It’s a famously colossal venue, and that hasn’t changed. Still, it’s looking like several million bucks with the new juice cabana, the paddling pool for tiny humans, the raw bar dishing up Sydney rock oysters and buckets of prawns and the mesmerising twirl of the chickens, porchetta and a whole salmon in the rotisserie.

If you, too, are powerless to resist those golden, spinning, fragrant meats, you can order them at the Kiosk, which sits in front of the kids play area fitted out with ten pin bowling, ping pong tables and a mini basketball hoop. 

As you might expect, the wait times for food can back up, especially if you want a whole chicken, so it’s worth seeing what looks ready before you order. 

This way, you minimise your queuing time and maximise the time you spend eating tender, juicy slices of rolled roast pork encircled by the kind of crunchy, sticky crackling that will haunt your dreams. 

A small serve is two thick slices, and it comes with lettuce leaves, fresh mini bap rolls and herb and green chilli spiked coleslaw. Make it a picnic by sitting on the grassy knoll nearby, order up a long Island Iced Tea slushie on the side and live your best life. 

We’re not going to lie. Your first visit here can be a little overwhelming – there is a map in the menu, and you’ll probably need it. 

Our advice is to get in early (especially for seats with water views out over Pittwater), make a base camp and then send smaller acquisition parties to bring back refreshments. But, of course, getting food is a whole other balancing act; seafood and rotisserie you wait to collect, pizzas you get a buzzer, and for pub classics, it’s a separate counter again. 

Sharing is a good strategy if you want everyone eating together.

And there’s no denying that access to this chic coastal living, if only for an afternoon, is no small undertaking either. The L90 from Wynyard will take you just over an hour, but on the other hand, the parking competition is fierce – plus a $2.50 Opal fare on a Sunday is a lot cheaper than a parking ticket. 

If you’re already based on the Northern Beaches, there’s also a courtesy bus on weekends that oscillates between Manly, Warriewood, Dee Why, Mona Vale and Avalon.

Is Newport a big deal? Absolutely. It’s a beautifully designed social hub that is making all your Hamptons dreams come true. 

The food is delicious, the drinks are fun, and people are really, really into it. Sure, a large venue can get a little unwieldy, but they haven’t skimped on staff who are all working at top speed. If it means another round of beers in the sunshine until snack time, that’s a price we will happily pay.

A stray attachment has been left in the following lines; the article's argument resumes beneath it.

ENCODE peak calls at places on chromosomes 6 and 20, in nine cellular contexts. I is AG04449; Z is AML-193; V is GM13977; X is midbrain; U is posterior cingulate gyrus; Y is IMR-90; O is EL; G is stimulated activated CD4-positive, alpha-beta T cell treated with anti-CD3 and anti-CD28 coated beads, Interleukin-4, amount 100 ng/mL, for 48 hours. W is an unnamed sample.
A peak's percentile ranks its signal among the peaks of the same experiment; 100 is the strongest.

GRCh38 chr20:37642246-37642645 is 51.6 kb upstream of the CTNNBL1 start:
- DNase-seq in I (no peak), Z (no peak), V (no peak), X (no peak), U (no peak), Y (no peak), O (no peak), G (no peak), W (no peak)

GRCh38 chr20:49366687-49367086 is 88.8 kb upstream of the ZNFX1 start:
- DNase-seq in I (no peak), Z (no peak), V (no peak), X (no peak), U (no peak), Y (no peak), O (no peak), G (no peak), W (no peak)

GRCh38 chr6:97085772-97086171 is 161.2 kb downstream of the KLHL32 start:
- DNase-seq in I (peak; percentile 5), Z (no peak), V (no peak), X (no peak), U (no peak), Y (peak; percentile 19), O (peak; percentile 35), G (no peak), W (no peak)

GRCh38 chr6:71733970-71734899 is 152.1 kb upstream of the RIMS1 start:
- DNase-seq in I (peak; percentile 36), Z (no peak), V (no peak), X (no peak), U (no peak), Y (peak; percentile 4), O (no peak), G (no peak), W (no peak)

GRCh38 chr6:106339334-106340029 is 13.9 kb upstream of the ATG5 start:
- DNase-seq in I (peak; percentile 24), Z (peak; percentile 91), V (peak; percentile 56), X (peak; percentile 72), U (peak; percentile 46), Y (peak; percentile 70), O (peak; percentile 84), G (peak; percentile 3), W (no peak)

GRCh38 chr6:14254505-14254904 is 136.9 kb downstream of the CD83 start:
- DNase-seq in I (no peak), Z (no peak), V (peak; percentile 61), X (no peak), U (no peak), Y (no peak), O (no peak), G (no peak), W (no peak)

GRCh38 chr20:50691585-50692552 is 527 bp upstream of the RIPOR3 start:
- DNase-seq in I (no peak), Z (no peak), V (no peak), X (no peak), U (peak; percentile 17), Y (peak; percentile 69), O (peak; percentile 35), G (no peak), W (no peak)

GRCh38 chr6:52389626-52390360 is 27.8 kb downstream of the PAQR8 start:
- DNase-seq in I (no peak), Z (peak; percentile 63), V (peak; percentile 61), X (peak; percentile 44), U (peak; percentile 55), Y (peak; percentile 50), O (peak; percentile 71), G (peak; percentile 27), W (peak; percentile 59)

sydney the oxford tavern

8. The Oxford Tavern

There may be a lot less jelly and nudity all-around at the Oxford Tavern, but the spirit of the former topless bar lingers in the poles built into the bar, and the Jelly Wrestle shared dessert of jelly, ice cream, waffles and sundae trimmings that you eat with gloved hands.

During the week, it’s tacos, burgers, hot dogs and mains with a side of chips, but our favourite time to visit is on weekends when the backyard smoker has been fired up in the leafy, undercover beer garden and you can order brisket, chicken, pulled pork and ribs by weight.

Make it a Sunday, and $10 Bloody Marys increase the excellent time factor by 12 points, though a midweek schooner of Monteith’s smooth cashew nut lager or a Kosciuszko pale ale doesn’t hurt either. 

On a Friday night, unwind with ten buck Margaritas until 8 pm, and then hang tight because the Friday night party here provides a boogie opportunity that’s lockout free.

The Oxford Tavern might have put its shirt back on, but it’s still a loose collar kind of joint where good times are the whole point.

9. The Carrington

It’d be a rare occurrence to find yourself at this Bourke Street pub not in the company of at least one floof, pupper or doggo. 

The Carrington doesn’t just have a dog-friendly policy; they actively encourage you to pop in even if you’ve only got your pet for the company – you only need six bucks to buy a dog bowl of meat and veg or canine-suitable ‘beef tartare’. 

If you don’t have a dog but do have a child under 12, there’s the option of a ten-dollar cheeseburger or schnitzel, and for fully grown humans after a bargain, they rock a $12 lunch menu Monday through Friday.

But why limit yourself to an everyday rump when you can graduate to dining classes with their steak menu that has a tenderloin steak Diane and a petite filet mignon? 

They also have classics up on a specials board that rotates with the seasons. If there is a pie, order it. We know some people have strong feelings about pot pies versus pies entirely encased in pastry, but this is a one-pot winter warmer that’s leading the pack.

The tap beer list isn’t anything to write home about – this is an easy refreshment line-up of brews like James Squire One Fifty Lashes pale ale, Super Dry, Little Creatures and 5 Seeds cider, plus Rocks Brewing Co’s lager and Stone and Wood’s sessionable Pacific ale for something a little bit fruitier. Want a beer that’s letting the hops off the leash? 

In the fridges are Feral’s Hop Hog and Karma Citra brews.

Surry Hills has many pubs on the roster, so it pays to be kind to your locals, which is why they have locals happy hour, badge draw and a Monday special that costs residents of 2010 only $15 for a bowl of pasta and a glass of pinot. 

Add that to regular sports screenings for footy fans and an Instagram account with a dog game that’s on point, and you have a pub that wants to make a routine out of you and your four-legged best friend.  

10. The Royal Bondi